A worker at the Sacramento delivery center took unpaid time off when her mother-in-law was on life support. She requested and was granted three days

bereavement leave when her relative died. But she returned to work to learn that she had overdrawn her unpaid leave account by one hour and was fired.

Blaming the victim. Amazon was named one of the “Dirty Dozen” of the most dangerous employers in the U.S. in 2018 and 2019 by the National Council for Occupational Safety and Health. The report cited six worker deaths in the half year between November 2018 and April 2019.

Phillip Lee Terry was crushed to death by a forklift in 2017 at Amazon’s Plainfield, Indiana, fulfillment center. Indiana OSHA inspector John Stallone discovered Terry had never received safety training that could have prevented the accident. Indiana OSHA issued four citations and fined Amazon $28,000. But Indiana was competing to be the company’s second headquarters.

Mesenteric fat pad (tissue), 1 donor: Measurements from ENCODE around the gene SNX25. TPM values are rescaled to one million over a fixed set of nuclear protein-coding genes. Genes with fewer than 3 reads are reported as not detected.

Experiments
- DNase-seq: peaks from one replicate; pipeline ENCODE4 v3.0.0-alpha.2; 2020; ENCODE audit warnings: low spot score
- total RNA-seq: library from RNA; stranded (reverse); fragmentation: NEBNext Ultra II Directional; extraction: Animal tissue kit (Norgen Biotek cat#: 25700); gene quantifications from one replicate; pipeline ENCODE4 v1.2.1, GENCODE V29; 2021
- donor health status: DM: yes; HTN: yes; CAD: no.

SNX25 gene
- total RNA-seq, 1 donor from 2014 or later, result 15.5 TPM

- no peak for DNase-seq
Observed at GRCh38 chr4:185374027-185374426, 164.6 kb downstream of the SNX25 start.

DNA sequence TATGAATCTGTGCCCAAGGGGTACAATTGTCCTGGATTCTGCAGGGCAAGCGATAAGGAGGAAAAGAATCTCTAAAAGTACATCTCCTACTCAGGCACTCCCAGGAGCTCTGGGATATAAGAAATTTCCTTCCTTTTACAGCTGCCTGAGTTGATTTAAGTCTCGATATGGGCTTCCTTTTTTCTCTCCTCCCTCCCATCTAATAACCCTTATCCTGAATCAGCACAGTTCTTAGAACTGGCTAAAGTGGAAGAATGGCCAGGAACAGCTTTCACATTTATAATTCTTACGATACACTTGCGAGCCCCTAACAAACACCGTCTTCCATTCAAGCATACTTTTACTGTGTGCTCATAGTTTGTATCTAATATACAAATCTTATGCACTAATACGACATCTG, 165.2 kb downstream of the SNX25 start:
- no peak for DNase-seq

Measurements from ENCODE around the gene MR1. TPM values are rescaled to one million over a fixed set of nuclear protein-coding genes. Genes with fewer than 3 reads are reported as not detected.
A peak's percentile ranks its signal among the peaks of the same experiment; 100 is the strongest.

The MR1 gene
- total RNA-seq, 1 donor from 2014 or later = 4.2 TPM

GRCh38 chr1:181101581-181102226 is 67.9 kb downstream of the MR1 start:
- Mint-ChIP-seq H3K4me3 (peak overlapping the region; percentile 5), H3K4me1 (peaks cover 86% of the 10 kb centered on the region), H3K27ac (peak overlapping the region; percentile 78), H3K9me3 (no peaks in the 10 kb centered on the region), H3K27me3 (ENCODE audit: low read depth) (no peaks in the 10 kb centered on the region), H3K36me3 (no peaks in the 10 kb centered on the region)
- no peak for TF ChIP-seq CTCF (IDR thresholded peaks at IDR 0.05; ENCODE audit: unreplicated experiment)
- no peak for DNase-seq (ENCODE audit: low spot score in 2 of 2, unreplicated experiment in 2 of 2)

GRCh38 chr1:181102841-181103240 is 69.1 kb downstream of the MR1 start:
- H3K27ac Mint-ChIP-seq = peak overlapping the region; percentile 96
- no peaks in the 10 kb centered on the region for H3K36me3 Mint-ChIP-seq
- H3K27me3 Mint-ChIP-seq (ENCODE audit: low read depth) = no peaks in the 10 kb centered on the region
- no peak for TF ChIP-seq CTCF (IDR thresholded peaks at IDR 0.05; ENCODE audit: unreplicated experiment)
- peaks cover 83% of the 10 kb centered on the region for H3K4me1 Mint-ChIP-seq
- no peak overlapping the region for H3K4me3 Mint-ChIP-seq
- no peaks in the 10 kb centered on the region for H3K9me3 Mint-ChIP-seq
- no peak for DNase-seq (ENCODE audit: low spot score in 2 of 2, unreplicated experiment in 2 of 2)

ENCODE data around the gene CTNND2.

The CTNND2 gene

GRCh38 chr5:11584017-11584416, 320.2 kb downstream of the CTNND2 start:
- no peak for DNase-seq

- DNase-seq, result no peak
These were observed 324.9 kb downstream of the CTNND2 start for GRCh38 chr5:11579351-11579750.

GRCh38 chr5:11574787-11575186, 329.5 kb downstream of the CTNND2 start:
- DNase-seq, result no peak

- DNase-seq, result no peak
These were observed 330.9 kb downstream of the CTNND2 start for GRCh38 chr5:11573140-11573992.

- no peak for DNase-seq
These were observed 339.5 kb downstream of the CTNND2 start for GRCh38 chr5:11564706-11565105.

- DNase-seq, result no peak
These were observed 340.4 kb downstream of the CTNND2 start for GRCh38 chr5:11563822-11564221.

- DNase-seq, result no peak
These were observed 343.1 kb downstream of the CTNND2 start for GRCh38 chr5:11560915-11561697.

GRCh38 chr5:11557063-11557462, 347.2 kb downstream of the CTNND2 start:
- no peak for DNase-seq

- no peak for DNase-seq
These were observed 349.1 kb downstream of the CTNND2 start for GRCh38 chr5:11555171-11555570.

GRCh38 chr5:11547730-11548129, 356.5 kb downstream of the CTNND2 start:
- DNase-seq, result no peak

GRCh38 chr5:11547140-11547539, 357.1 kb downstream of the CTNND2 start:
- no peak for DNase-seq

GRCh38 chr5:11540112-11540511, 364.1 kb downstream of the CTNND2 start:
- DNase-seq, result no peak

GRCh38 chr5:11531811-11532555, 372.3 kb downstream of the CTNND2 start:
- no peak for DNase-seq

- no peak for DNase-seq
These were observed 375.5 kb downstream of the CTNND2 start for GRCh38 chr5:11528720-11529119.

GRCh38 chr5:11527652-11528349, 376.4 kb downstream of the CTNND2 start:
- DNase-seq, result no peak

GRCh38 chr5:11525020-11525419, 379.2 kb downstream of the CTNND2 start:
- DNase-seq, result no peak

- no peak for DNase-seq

So, safety inspector Stallone had to listen to a call from his boss to Amazon telling how to shift the blame onto the deceased worker. Then he was confronted by the state’s labor commissioner and the governor and told to back off or resign. He resigned, saying the situation was, “like being at a card table and having a dealer teach you how to count cards.”

A year later the state deleted all safety citations and fines and agreed with Amazon that the death was due to “unpreventable employee misconduct.”

Billy Foister worked in an Amazon warehouse in Etna, Ohio. He went to its in-house medical clinic, Amcare, complaining of chest pains. He was given fluids and sent back to work by med techs required to be supervised by a doctor. He wasn’t seen by a doctor, which the clinics don’t have.